Monday, March 26, 2012

Ad hominem

One of the most common argumentative fallacies is called ad hominem, where you attack the speaker instead of his ideas. Being subjected to that format countless times, Jack Donovan speaks clearly in his new book's preface, that this is a set of ideas, not a description of himself.

One of the typical flaws of the young is to identify themselves with their ideals. For example, if they value honesty, they imagine that they are honest. Any honest older person can tell you that having a value and living it are two different things. Youngsters are typically sensitive to hypocrisy, so that if you hold a value and do not live it to their expectation, you, your value or both might find themselves in the ashcan.

But few priests are saints, few therapists paragons of mental health, etc. If we were bound to speak only of what we had mastered, there'd be a lot less talking and writing. Some say that might be a good thing. But I recall attending an idiosyncratic Episcopal church in SF for a couple of years. The policy there for preachers (and for the laypeople who always joined in for followup comments) was to stick to your experience, to make your voice authentic. After several months, you begin to realize that the message was being limited by the speaker's life history and attitudes. It always is, of course, but the worshipping of experience brought about a shrunken worldview. Way too much of what was preached there had its roots in hearing yet again about the pastor's divorce.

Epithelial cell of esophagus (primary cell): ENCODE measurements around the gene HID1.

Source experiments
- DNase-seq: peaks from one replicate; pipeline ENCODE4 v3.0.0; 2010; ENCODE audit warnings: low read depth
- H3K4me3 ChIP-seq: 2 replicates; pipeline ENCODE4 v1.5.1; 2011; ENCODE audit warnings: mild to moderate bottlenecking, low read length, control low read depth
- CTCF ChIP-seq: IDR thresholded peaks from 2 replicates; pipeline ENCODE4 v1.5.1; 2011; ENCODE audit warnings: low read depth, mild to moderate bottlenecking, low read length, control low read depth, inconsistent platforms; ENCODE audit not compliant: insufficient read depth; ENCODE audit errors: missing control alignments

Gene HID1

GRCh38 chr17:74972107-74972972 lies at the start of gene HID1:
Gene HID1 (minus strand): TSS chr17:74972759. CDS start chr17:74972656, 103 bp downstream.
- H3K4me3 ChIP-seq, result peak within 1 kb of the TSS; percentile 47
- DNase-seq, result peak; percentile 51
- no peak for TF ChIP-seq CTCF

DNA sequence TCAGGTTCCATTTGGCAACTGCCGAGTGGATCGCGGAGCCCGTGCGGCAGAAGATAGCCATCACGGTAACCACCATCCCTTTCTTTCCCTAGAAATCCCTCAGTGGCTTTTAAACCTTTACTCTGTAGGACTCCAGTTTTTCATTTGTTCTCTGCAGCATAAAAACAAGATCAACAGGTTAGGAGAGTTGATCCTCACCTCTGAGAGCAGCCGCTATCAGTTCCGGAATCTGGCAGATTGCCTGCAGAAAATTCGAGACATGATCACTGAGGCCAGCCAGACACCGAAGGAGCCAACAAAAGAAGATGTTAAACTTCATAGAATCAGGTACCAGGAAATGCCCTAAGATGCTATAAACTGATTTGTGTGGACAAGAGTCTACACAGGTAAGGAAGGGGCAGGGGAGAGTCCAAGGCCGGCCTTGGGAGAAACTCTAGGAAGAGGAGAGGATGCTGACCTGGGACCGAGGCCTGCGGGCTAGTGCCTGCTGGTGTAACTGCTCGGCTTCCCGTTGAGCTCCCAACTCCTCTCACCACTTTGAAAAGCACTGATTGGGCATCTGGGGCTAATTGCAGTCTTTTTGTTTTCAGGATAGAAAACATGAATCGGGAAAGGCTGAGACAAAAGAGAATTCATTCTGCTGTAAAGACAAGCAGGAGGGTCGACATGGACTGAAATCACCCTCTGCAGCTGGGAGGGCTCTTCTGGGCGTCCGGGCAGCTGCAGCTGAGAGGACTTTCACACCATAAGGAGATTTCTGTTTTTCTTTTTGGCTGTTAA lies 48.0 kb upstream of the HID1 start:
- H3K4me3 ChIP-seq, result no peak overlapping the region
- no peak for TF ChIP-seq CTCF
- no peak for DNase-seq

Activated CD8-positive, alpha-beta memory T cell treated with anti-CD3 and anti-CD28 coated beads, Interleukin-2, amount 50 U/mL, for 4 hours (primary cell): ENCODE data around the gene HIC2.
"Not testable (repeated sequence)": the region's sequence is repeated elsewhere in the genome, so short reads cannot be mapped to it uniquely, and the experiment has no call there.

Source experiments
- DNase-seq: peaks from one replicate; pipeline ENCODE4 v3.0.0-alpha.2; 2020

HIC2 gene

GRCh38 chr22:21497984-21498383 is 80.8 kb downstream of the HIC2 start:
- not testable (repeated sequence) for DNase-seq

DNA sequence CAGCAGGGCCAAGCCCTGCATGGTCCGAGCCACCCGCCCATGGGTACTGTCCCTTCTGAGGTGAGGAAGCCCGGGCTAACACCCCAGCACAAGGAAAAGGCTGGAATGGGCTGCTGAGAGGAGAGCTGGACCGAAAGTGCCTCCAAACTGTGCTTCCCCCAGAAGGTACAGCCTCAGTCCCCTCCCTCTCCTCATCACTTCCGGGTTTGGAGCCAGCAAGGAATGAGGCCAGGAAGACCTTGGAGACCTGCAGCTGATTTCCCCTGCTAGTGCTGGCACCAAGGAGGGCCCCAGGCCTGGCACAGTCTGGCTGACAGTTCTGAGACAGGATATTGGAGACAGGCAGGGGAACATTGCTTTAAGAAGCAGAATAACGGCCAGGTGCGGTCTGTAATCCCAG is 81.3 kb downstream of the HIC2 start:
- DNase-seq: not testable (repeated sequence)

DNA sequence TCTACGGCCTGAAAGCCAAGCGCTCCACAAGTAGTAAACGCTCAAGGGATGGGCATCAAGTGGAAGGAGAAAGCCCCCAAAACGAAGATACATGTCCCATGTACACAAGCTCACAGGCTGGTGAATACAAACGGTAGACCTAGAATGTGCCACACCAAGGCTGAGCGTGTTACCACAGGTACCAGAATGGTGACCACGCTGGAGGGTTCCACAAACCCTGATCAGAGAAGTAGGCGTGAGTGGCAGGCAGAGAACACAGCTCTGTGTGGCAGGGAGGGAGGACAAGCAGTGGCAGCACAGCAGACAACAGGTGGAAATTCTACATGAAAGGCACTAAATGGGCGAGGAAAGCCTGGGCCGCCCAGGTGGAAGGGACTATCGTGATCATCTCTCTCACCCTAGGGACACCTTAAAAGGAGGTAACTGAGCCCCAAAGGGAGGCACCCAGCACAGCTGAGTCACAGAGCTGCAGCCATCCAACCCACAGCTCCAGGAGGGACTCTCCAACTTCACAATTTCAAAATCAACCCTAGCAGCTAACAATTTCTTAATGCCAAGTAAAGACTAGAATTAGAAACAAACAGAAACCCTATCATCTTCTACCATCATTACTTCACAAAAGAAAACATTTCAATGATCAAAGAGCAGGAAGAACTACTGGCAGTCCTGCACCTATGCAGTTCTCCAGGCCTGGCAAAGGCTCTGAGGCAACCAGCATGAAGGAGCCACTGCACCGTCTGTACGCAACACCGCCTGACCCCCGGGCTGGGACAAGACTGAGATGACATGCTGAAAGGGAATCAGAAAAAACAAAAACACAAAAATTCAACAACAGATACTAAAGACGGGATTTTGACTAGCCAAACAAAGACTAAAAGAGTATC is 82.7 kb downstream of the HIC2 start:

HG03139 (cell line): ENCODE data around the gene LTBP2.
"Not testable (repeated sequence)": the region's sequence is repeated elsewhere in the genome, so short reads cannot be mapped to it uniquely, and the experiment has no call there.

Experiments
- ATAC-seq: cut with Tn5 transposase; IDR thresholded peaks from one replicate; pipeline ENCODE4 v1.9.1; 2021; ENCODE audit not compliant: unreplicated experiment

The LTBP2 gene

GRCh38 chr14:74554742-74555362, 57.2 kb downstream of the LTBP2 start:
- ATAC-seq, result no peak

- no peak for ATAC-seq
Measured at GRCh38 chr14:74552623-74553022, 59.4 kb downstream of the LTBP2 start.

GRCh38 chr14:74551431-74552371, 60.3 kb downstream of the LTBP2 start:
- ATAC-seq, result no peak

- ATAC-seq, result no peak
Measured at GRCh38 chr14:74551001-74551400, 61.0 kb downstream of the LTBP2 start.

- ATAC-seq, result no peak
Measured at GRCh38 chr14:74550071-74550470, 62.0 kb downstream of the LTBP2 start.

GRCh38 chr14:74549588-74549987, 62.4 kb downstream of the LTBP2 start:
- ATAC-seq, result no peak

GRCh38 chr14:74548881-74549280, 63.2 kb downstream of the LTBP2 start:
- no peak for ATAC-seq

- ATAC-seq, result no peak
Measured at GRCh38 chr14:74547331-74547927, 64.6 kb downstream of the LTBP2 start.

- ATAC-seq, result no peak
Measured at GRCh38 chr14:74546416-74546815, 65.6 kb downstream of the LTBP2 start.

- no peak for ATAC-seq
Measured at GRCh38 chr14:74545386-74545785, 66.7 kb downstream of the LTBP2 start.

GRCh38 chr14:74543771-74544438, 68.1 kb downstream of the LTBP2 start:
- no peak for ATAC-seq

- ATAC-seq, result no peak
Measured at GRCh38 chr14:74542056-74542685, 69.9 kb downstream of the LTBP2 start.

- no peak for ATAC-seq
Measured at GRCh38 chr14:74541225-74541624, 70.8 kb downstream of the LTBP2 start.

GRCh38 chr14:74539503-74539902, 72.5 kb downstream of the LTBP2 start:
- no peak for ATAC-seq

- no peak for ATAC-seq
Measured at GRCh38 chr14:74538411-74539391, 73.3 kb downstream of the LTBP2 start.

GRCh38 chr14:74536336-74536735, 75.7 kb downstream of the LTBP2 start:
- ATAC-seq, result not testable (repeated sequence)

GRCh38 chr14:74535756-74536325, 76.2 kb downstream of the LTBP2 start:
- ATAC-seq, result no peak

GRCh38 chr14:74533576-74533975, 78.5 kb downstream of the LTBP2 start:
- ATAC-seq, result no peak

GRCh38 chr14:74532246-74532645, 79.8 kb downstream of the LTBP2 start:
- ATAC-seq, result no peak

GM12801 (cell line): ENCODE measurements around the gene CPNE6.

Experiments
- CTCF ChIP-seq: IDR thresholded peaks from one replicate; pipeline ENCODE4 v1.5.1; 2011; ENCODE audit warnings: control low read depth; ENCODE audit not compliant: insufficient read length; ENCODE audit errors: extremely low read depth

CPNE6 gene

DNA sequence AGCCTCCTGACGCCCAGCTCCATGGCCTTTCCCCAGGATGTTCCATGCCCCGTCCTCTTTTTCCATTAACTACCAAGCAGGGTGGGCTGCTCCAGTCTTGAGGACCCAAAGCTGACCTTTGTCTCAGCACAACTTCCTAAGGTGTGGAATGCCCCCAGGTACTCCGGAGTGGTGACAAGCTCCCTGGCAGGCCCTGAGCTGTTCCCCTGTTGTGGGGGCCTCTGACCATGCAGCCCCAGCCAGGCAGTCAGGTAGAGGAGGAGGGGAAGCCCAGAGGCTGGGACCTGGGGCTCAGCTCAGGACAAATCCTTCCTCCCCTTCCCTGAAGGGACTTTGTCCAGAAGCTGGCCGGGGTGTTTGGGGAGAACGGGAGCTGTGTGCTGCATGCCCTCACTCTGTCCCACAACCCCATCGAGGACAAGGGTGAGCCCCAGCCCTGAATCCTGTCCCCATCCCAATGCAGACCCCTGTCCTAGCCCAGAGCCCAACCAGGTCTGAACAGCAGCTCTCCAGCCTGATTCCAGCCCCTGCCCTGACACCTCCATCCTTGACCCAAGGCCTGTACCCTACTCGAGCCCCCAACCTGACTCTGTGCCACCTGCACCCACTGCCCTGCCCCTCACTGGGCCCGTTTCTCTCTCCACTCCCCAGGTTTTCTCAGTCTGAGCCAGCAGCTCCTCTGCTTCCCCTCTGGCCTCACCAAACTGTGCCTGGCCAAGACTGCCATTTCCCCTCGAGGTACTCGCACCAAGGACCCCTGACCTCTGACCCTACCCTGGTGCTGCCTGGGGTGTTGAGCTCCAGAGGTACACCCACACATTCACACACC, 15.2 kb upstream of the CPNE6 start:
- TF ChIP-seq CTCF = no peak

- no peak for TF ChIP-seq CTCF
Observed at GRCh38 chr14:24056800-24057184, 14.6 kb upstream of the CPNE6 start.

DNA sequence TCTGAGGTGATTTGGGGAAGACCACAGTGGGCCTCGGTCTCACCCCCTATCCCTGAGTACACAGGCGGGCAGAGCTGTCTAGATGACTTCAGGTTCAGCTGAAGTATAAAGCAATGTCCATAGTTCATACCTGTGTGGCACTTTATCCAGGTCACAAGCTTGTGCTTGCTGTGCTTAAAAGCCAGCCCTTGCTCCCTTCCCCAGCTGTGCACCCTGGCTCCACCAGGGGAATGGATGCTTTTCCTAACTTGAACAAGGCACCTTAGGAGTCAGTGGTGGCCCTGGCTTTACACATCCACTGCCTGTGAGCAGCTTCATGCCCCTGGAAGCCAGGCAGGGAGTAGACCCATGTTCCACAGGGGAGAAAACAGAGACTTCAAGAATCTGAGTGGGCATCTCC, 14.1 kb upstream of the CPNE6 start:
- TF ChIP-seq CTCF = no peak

My interest in male identity, manhood, etc. is not a declaration that I am a paragon or even a good example. This is not false humility. This is reality. Some parts of the masculine I am pretty good at, others not so much, or worse. Naming failure to measure up for what it is, that's part of being a man, I think. The anti-masculine fog in which we live wants to believe that everyone is a winner and a superstar. Which is patent BS. Like therapy, curiosity should aim at as much of the truth as you can stand.

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